Liliana retired in 2019 after a distinguished 35-year career with the Department of Justice.
Liliana provided exceptional service to the RCMP as its head lawyer from the Department of Justice since September 11, 2001. Her expertise in regulatory and criminal law, including drug prosecutions, extraditions, money laundering and organized crime files, gained as a federal prosecutor in Quebec and in other positions, has been a valuable asset to the RCMP.
Liliana oversaw the provision of legal advice to five RCMP Commissioners on a wide breadth of issues over the past 17 years. Some notable files include: several high-profile public inquiries, most recently, the Murdered and Missing Indigenous Women and Girls Inquiry; legislative changes involving national security, the Firearms Act, the Criminal Code of Canada, and implementation of a new labour-relations regime for the RCMP, including unionization; and the prosecution relating to the tragic events in Moncton. She also played an instrumental role in helping the RCMP reach settlement agreements for major harassment-related class-action lawsuits, contributing to efforts to eliminate gender discrimination and harassment in the Force.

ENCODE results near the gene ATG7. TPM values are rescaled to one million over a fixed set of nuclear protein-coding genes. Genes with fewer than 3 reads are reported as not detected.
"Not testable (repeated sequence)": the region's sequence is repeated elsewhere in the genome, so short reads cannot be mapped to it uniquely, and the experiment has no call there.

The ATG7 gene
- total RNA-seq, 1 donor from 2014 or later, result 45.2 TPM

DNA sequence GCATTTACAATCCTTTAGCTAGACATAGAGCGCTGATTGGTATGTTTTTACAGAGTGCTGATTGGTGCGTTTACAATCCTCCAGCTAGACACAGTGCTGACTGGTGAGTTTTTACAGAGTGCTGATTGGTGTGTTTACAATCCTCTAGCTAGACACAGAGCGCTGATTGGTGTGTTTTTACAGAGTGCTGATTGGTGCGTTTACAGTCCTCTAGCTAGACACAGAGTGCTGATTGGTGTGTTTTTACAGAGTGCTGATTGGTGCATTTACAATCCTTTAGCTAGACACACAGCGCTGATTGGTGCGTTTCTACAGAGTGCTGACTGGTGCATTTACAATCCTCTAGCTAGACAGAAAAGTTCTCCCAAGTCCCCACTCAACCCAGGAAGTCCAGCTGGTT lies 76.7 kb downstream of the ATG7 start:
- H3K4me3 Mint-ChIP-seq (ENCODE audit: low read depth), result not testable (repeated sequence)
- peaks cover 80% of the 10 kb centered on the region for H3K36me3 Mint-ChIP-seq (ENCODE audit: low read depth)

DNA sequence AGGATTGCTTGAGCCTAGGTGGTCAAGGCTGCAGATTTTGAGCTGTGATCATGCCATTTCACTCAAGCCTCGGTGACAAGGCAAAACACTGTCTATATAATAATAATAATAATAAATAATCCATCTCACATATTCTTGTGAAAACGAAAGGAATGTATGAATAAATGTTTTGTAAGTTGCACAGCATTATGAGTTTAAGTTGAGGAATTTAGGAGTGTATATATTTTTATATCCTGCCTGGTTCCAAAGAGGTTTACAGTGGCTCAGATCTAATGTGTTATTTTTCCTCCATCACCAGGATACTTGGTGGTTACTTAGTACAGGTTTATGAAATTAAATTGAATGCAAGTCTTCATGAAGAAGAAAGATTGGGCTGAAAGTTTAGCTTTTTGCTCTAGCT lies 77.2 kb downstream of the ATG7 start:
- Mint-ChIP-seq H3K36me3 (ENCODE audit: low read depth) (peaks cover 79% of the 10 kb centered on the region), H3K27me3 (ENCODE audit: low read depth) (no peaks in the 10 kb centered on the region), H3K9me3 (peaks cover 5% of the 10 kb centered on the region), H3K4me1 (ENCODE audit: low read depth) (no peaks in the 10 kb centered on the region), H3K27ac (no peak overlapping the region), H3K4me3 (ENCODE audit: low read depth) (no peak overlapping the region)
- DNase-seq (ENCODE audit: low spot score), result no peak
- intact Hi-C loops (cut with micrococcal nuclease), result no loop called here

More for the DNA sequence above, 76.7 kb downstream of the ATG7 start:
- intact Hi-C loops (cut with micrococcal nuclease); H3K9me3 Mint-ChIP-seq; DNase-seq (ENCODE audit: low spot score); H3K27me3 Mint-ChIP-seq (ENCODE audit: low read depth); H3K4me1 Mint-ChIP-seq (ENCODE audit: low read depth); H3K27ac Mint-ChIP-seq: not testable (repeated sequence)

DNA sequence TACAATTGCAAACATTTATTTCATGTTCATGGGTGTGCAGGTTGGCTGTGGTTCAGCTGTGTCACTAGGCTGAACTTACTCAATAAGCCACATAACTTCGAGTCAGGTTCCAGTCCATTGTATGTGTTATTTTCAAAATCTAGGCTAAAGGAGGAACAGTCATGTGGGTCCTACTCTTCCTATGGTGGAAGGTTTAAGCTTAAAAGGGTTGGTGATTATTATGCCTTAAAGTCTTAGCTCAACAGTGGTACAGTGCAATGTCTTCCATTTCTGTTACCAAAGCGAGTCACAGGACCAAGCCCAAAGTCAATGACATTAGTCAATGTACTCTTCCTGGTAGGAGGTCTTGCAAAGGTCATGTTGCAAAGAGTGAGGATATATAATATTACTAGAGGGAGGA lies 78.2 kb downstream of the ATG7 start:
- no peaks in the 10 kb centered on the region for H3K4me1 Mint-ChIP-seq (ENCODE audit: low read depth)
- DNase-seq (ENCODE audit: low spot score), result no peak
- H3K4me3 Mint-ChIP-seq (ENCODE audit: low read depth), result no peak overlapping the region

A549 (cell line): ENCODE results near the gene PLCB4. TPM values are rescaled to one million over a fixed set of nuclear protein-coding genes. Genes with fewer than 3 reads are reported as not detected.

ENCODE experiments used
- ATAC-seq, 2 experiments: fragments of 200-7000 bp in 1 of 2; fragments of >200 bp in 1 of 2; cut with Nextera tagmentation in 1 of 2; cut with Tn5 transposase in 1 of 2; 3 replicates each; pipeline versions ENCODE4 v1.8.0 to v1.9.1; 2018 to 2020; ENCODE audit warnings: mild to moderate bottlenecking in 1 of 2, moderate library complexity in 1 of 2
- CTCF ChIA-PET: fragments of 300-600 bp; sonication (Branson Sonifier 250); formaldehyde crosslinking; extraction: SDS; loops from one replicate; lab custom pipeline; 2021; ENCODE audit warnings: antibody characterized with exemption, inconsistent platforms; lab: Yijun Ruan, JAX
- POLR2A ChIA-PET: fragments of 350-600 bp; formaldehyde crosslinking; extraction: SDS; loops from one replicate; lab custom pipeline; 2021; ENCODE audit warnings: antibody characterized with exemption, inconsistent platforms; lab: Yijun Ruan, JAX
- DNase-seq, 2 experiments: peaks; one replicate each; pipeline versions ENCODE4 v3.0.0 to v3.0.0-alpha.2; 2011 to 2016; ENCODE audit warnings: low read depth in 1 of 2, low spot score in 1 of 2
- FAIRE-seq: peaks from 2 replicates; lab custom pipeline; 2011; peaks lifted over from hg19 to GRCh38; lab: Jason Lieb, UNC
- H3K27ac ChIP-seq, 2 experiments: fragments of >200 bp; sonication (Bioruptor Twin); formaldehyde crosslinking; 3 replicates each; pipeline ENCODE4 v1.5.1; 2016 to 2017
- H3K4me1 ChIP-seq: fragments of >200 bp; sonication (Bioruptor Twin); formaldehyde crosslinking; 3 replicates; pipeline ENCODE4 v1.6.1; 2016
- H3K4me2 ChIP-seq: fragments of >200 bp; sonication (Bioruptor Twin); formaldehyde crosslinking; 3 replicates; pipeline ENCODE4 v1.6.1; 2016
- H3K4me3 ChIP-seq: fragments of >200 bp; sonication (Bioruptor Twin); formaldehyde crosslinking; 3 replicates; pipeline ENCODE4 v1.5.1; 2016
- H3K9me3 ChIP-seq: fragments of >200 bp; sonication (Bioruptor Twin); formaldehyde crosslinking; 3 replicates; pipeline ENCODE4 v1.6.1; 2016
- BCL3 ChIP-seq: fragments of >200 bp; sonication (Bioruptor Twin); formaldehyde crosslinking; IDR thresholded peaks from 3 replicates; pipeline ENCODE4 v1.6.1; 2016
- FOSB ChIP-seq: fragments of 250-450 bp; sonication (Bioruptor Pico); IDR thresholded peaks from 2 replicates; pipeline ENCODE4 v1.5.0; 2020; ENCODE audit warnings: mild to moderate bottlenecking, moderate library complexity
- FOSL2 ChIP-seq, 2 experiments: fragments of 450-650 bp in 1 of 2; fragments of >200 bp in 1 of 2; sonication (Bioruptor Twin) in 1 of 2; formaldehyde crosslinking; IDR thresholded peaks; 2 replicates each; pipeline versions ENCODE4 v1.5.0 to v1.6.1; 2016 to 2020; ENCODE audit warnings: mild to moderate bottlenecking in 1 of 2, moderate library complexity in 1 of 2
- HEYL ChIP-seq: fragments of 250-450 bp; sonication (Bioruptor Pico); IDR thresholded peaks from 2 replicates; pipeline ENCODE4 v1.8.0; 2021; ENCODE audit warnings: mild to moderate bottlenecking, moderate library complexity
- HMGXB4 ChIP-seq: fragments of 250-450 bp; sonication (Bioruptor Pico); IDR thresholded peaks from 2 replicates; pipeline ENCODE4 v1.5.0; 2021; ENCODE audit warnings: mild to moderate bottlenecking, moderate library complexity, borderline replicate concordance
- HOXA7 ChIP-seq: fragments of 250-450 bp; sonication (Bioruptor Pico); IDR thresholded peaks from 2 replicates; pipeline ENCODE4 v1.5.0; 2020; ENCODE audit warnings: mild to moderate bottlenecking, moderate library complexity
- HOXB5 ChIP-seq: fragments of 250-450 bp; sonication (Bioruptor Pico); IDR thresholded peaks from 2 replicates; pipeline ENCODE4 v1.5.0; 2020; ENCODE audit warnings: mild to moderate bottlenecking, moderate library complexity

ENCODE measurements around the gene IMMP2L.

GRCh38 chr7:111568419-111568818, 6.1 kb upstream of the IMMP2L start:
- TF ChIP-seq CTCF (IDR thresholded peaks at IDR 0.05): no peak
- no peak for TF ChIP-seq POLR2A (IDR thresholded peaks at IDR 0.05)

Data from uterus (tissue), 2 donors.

Liliana has always been a strong leader and advocate for equality and diversity. As one of the first Chairs of the Advisory Committee for Equal Opportunities for Women within the Department of Justice, she identified the need to hire, retain, promote and support all under-represented groups in their careers, always leading by example and clearing a path for women who have followed. In 2014, she was recognized for her exemplary service to the Canadian justice system, earning the designation of Queens Counsel from the Government of Canada.